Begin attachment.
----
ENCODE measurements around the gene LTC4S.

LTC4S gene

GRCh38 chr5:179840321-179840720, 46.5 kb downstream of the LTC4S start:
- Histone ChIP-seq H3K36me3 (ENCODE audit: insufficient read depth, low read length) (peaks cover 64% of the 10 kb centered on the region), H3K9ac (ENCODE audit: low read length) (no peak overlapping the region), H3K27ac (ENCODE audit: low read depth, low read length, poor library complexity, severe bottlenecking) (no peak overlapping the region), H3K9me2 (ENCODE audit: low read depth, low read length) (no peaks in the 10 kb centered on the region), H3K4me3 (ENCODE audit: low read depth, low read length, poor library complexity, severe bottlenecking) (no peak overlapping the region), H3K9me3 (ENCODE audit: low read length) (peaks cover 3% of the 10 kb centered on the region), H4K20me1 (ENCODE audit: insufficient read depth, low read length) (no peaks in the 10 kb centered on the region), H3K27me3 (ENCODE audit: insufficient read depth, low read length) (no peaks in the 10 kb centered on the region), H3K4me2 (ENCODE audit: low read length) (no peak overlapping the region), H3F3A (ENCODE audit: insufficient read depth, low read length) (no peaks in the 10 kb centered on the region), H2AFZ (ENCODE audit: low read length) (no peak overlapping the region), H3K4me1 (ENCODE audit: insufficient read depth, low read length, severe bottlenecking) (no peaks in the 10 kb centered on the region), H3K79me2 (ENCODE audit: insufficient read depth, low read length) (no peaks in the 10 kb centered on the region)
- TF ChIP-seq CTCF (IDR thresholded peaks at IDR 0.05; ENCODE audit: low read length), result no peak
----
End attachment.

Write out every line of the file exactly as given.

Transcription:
ENCODE measurements around the gene LTC4S.

LTC4S gene

GRCh38 chr5:179840321-179840720, 46.5 kb downstream of the LTC4S start:
- Histone ChIP-seq H3K36me3 (ENCODE audit: insufficient read depth, low read length) (peaks cover 64% of the 10 kb centered on the region), H3K9ac (ENCODE audit: low read length) (no peak overlapping the region), H3K27ac (ENCODE audit: low read depth, low read length, poor library complexity, severe bottlenecking) (no peak overlapping the region), H3K9me2 (ENCODE audit: low read depth, low read length) (no peaks in the 10 kb centered on the region), H3K4me3 (ENCODE audit: low read depth, low read length, poor library complexity, severe bottlenecking) (no peak overlapping the region), H3K9me3 (ENCODE audit: low read length) (peaks cover 3% of the 10 kb centered on the region), H4K20me1 (ENCODE audit: insufficient read depth, low read length) (no peaks in the 10 kb centered on the region), H3K27me3 (ENCODE audit: insufficient read depth, low read length) (no peaks in the 10 kb centered on the region), H3K4me2 (ENCODE audit: low read length) (no peak overlapping the region), H3F3A (ENCODE audit: insufficient read depth, low read length) (no peaks in the 10 kb centered on the region), H2AFZ (ENCODE audit: low read length) (no peak overlapping the region), H3K4me1 (ENCODE audit: insufficient read depth, low read length, severe bottlenecking) (no peaks in the 10 kb centered on the region), H3K79me2 (ENCODE audit: insufficient read depth, low read length) (no peaks in the 10 kb centered on the region)
- TF ChIP-seq CTCF (IDR thresholded peaks at IDR 0.05; ENCODE audit: low read length), result no peak